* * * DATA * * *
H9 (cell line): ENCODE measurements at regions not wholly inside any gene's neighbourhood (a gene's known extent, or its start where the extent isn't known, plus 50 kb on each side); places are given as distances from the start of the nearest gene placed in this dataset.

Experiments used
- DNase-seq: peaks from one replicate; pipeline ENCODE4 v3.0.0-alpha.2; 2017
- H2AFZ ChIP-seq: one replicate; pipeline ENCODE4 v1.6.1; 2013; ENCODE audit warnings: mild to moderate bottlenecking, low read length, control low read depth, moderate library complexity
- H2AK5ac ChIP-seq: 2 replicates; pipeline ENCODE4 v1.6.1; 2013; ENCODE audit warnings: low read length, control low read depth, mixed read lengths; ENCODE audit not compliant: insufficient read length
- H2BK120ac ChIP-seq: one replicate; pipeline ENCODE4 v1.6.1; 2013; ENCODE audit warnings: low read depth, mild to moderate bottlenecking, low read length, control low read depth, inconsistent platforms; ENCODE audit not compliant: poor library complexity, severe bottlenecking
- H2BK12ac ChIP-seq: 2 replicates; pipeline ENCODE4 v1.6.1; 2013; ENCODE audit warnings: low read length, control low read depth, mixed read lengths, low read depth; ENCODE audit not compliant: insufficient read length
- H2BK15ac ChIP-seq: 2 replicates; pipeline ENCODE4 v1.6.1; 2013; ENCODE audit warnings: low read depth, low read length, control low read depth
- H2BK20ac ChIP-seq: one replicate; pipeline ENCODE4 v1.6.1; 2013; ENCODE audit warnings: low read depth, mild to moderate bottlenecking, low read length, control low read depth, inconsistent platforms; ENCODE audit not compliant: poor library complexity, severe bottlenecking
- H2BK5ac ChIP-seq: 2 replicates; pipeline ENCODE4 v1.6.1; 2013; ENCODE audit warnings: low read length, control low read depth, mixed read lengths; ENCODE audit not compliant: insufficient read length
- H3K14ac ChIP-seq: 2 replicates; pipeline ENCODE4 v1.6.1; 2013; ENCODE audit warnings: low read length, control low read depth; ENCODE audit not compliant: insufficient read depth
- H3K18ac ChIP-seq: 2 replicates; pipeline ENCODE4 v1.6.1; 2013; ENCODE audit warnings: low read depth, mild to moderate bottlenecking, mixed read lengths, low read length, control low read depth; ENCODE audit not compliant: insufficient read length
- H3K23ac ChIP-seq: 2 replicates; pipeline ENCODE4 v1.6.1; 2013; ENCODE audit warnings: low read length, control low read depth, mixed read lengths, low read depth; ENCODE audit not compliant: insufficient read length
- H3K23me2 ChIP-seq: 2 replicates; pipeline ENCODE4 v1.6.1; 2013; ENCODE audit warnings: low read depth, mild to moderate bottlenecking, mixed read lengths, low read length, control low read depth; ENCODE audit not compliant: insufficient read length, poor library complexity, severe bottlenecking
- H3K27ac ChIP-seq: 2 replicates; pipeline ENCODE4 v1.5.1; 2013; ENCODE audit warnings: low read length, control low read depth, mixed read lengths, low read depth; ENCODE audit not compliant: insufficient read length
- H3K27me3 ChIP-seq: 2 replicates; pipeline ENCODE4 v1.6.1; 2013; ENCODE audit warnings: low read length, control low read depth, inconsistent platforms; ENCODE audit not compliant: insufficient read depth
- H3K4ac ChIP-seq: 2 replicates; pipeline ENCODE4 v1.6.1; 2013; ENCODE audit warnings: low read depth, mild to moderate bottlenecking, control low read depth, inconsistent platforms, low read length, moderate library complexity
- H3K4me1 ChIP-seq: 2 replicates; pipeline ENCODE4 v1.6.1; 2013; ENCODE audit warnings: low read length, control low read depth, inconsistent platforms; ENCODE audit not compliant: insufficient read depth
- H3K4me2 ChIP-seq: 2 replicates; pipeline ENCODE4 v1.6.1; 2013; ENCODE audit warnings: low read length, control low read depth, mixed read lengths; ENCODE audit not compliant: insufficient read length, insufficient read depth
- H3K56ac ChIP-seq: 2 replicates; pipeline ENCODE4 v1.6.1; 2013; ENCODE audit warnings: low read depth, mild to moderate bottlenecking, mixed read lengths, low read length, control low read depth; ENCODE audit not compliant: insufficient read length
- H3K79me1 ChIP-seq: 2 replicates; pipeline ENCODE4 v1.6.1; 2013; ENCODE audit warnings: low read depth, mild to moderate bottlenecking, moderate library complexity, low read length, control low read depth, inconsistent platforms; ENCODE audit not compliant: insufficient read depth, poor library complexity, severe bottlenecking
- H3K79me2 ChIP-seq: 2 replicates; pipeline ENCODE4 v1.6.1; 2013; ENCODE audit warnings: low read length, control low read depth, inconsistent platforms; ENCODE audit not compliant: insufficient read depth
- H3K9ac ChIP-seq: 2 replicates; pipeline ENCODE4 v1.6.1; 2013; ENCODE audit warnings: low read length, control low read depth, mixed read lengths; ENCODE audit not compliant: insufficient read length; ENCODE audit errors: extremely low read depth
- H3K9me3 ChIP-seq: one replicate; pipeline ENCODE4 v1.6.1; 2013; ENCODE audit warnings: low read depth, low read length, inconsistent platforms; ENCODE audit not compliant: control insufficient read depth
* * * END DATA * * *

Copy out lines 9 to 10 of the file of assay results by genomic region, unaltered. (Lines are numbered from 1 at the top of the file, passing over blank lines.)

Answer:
- H2BK20ac ChIP-seq: one replicate; pipeline ENCODE4 v1.6.1; 2013; ENCODE audit warnings: low read depth, mild to moderate bottlenecking, low read length, control low read depth, inconsistent platforms; ENCODE audit not compliant: poor library complexity, severe bottlenecking
- H2BK5ac ChIP-seq: 2 replicates; pipeline ENCODE4 v1.6.1; 2013; ENCODE audit warnings: low read length, control low read depth, mixed read lengths; ENCODE audit not compliant: insufficient read length